FRANCIS TURNLY JP (1735-1801), of Downpatrick, County Down, married, in 1760, Catherine Black, of Bordeaux, France, and had issue,
JOHN, of Rockport House; dsp;The second son,
FRANCIS, of whom presently;
Mr Turnly, born at Richmond Lodge, made a £70,000 fortune (£5 million today) with the East India Company. The Turnlys were indeed major players in the 17th and 18th centuries, involved with multifarious trading enterprises in and around the city of Belfast.
Francis Turnly and Narcissus Batt imported alcoholic products from Holland and the Channel Islands. They became business partners, running a brewery at one time, probably supplying the publicans of the local area.Mr Turnly had issue,
John, died in infancy;The fifth son,
Francis, died unmarried, 1820;
ROBERT ALEXANDER, of Drumnasole, 1805-85;
Joseph, died unmarried;
JOHN, of whom presently;
Charles Horace, d 1885;
Dorothea Anna, d 1885;
Catherine, d 1906.
JOHN TURNLY JP DL (1819-1909), of Drumnasole, wedded, in 1850, Charlotte Emily, daughter of the Rt Hon Edward Litton QC, a master in Chancery in Ireland, and had issue,
FRANCIS JOHN SEYMOUR, of whom presently;
John Edward Litton Alexander, b 1869;
Sophia Dorothea; Dorothea Vescina; Charlotte Augusta Anne;
Flora Eugenie; Catherine Beatrice; Nina Rochfort; Gertrude; Hilda.
FRANCIS JOHN SEYMOUR TURNLY JP (1862-1934), of Drumnasole, married, in 1896, Hessie Metcalfe McNeill, daughter of Charles Higginson, of Springmount, County Antrim, and had issue,
John Francis, 1898-1918, killed in action;Mr Turnly's only surviving son,
ARCHIBALD GORDON EDWARD, of whom we treat;
Mary Dorothea Rochfort, b 1900.
MAJOR ARCHIBALD GORDON EDWARD TURNLY DL (1902-), High Sheriff of County Antrim, 1949, wedded, in 1933, Mary Elizabeth, daughter of Robert Alexander Young, of Lisvarna, Ballycastle, County Antrim, and had issue,
JOHN FRANCIS CECIL TURNLY.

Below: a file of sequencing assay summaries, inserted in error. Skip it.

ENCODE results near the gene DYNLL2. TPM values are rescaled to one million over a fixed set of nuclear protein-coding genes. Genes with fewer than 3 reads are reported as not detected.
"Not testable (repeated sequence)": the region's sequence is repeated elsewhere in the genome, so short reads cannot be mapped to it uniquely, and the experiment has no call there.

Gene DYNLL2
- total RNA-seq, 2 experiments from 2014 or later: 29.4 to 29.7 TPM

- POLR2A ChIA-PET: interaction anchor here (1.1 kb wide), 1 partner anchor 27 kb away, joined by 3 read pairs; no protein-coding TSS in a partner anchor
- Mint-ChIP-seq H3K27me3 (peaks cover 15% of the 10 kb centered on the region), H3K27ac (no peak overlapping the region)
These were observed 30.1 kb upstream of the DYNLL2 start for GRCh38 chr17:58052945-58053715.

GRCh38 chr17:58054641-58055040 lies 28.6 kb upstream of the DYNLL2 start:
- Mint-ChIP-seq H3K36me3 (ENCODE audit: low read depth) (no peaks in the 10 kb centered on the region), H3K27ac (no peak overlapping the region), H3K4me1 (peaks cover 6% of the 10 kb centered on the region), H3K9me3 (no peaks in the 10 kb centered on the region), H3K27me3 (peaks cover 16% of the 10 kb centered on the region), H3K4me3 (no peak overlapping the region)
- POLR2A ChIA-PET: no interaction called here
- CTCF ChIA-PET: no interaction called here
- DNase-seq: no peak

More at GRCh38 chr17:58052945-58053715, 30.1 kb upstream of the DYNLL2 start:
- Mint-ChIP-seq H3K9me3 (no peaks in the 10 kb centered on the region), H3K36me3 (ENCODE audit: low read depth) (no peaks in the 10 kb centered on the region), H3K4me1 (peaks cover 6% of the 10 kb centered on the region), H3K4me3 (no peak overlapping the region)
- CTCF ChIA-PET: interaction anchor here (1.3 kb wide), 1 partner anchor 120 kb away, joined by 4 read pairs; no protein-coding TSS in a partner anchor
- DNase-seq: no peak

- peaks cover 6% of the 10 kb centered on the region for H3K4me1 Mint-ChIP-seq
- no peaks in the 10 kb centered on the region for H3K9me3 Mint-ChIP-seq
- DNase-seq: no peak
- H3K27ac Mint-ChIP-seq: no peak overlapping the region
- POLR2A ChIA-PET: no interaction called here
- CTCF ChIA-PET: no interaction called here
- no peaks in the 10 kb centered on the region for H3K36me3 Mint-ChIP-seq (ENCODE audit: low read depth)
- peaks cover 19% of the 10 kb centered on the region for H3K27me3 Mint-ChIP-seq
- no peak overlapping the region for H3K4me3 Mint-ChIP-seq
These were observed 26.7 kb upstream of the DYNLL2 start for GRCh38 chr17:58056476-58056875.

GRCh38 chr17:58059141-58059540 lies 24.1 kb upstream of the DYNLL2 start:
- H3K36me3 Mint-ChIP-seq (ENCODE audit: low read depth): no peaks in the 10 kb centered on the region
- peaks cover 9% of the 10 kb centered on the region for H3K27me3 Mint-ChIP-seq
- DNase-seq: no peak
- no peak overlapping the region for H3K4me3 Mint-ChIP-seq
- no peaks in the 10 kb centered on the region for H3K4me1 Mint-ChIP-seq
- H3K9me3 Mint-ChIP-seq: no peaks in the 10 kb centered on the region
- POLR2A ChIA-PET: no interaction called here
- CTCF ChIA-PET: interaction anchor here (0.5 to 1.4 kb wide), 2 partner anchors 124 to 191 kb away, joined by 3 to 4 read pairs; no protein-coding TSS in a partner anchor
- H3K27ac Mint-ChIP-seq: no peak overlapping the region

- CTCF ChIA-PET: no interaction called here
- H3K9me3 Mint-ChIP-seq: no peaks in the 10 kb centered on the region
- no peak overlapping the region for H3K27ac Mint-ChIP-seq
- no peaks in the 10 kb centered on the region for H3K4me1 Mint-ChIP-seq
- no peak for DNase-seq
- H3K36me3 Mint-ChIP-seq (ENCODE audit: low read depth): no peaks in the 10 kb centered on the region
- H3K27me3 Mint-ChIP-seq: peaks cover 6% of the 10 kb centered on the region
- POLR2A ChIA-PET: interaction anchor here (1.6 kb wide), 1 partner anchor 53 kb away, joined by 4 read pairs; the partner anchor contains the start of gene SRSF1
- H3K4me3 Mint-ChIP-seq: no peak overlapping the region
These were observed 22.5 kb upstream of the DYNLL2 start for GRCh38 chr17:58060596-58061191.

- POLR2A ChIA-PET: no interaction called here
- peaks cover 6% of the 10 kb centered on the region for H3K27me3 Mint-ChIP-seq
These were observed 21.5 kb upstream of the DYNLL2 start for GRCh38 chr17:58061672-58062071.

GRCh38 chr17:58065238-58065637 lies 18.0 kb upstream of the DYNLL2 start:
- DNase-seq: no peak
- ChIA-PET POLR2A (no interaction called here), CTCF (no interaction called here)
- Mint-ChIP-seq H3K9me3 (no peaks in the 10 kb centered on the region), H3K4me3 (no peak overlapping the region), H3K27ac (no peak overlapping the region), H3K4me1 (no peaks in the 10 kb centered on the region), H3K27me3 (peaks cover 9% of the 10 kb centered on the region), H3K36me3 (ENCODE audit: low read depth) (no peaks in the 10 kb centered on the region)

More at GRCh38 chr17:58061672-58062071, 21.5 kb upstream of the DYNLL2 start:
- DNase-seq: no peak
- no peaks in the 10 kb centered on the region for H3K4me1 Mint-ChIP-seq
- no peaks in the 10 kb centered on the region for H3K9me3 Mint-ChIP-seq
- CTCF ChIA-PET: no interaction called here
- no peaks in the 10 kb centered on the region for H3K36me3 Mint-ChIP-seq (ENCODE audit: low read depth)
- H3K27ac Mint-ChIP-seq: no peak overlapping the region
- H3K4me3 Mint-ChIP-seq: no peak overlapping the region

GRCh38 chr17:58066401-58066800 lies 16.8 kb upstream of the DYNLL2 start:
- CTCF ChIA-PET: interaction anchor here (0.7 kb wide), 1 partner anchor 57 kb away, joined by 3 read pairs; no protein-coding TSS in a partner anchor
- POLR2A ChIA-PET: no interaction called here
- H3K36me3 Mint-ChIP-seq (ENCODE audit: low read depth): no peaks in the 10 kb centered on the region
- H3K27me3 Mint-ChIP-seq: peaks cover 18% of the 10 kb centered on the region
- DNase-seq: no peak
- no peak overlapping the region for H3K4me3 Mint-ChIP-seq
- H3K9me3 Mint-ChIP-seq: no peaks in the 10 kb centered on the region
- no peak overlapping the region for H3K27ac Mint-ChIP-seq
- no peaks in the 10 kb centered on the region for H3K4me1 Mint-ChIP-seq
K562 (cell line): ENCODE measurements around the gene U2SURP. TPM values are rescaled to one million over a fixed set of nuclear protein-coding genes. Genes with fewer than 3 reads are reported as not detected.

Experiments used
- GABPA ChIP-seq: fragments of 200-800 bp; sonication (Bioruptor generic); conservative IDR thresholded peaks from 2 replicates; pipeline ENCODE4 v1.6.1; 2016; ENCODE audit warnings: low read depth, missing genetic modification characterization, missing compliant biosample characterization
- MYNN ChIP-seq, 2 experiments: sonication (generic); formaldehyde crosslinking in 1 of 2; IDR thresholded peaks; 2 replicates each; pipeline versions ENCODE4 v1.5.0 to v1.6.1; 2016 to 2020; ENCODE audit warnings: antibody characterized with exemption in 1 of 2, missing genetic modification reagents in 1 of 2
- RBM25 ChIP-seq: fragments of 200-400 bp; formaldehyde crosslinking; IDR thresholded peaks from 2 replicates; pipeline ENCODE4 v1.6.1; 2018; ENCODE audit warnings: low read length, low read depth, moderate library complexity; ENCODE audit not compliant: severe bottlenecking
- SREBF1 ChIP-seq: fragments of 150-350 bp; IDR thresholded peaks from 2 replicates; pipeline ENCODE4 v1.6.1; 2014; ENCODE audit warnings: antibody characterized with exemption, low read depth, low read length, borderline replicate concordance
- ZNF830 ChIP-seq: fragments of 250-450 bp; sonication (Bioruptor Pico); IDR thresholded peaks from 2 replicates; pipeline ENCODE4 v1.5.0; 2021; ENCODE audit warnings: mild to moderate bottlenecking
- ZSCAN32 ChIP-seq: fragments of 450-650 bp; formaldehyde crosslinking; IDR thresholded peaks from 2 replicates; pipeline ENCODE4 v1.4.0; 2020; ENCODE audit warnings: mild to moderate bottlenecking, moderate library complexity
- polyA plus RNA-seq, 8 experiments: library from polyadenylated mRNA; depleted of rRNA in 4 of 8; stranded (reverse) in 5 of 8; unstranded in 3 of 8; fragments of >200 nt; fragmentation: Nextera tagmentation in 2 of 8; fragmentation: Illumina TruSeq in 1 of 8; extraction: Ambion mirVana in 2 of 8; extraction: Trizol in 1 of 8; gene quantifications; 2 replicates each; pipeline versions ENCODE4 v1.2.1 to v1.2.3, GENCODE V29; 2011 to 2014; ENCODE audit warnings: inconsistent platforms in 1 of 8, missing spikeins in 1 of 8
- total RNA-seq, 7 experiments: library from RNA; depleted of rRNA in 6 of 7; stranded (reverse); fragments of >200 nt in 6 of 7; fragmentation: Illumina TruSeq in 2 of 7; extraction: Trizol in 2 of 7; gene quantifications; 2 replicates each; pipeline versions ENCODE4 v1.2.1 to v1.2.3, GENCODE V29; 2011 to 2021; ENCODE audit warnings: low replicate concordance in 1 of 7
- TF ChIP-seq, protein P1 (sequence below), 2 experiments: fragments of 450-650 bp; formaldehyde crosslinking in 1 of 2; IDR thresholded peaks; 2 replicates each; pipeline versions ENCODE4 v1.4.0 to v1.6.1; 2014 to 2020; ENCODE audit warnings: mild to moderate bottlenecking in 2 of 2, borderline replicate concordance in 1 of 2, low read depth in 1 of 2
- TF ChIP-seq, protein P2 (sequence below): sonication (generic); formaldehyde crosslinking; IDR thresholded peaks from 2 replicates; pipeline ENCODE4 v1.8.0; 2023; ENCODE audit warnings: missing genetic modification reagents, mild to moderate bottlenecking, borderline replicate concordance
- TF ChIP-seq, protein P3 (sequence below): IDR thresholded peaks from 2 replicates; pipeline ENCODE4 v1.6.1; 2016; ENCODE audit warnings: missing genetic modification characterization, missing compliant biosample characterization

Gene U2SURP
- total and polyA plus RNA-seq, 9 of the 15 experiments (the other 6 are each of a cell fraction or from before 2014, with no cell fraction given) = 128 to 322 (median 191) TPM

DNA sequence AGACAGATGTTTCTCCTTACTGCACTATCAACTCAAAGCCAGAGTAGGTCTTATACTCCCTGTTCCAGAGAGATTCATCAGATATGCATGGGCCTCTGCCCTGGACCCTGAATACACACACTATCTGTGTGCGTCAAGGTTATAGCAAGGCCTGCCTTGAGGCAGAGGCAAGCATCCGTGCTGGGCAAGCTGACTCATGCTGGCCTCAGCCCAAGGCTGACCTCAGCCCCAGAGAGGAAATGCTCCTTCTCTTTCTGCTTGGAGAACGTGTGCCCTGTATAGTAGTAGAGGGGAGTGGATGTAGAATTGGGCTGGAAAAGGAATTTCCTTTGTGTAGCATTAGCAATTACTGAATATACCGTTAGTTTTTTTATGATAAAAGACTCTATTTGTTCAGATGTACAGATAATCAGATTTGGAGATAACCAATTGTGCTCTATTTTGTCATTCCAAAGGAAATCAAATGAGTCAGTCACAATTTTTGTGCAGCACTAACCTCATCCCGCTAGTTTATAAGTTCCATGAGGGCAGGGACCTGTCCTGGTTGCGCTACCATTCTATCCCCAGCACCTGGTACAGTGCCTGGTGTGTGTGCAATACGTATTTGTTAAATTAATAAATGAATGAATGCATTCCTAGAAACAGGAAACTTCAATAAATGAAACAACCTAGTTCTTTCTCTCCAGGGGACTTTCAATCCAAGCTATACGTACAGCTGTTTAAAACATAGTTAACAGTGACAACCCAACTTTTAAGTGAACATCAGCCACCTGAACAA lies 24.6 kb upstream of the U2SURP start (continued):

DRUMNASOLE HOUSE, near Glenarm, County Antrim, is an early 19th century house described in 1845 as "a most romantic and sheltered site at the base of the perpendicular hills".
Building began before 1819 and was finished ca 1840.
It was built near the site of an earlier house of the same name which had been occupied in the 1760s by the Donaldson family; and in the 1780s by Francis Shaw, who sold the estate to Francis Turnly in 1808.
Turnly had amassed a considerable amount of money while in China in the 1790s, and following his return to Ulster in 1801, he bought two estates, one at Drumnasole and another at Cushendall.
To facilitate his frequent journeys between the two, he cut first the Red Arch near Waterfoot in 1817, and then the Split Rock, known locally as Turnly's Cut, near Garron Point in 1822, thus creating a predecessor of the present coast road.
Turnly also erected the building in Cushendall known as Turnly's Tower.
Elsewhere in the Drumnasole estate Turnly built a schoolhouse ca 1820, and a descendant built a gate lodge about 1860.
Drumnasole House is built of basalt from the hill behind, of two storeys over a basement.
The entrance front has a breakfront centre with windows flanked by two narrower windows above.
A fan-lighted doorway is under a shallow porch of four engaged Doric columns below, one bay on either side. The side elevation comprises five bays.
The long hall with a plasterwork ceiling; the stairwell lit by a dome.
The gate-lodge is at the Antrim coast road entrance.
|Photo credit © Rev McConnell Auld|
Plans showed a long drive-way leading to the house and extensive grounds, substantial enough for Captain R L (Bobby) Dunville to establish a private zoo there during the 1920s.
First published in December, 2010.